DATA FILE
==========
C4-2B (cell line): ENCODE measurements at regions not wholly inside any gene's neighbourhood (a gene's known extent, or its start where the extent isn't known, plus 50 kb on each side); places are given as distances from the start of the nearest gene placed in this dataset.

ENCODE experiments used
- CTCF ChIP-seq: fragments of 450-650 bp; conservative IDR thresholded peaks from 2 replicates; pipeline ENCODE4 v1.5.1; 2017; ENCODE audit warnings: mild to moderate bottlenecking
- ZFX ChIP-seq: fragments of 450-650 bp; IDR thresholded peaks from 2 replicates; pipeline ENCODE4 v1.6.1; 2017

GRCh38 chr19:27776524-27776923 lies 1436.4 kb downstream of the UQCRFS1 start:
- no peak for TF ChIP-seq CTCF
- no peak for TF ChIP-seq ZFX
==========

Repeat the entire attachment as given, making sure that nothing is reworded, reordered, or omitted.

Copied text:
C4-2B (cell line): ENCODE measurements at regions not wholly inside any gene's neighbourhood (a gene's known extent, or its start where the extent isn't known, plus 50 kb on each side); places are given as distances from the start of the nearest gene placed in this dataset.

ENCODE experiments used
- CTCF ChIP-seq: fragments of 450-650 bp; conservative IDR thresholded peaks from 2 replicates; pipeline ENCODE4 v1.5.1; 2017; ENCODE audit warnings: mild to moderate bottlenecking
- ZFX ChIP-seq: fragments of 450-650 bp; IDR thresholded peaks from 2 replicates; pipeline ENCODE4 v1.6.1; 2017

GRCh38 chr19:27776524-27776923 lies 1436.4 kb downstream of the UQCRFS1 start:
- no peak for TF ChIP-seq CTCF
- no peak for TF ChIP-seq ZFX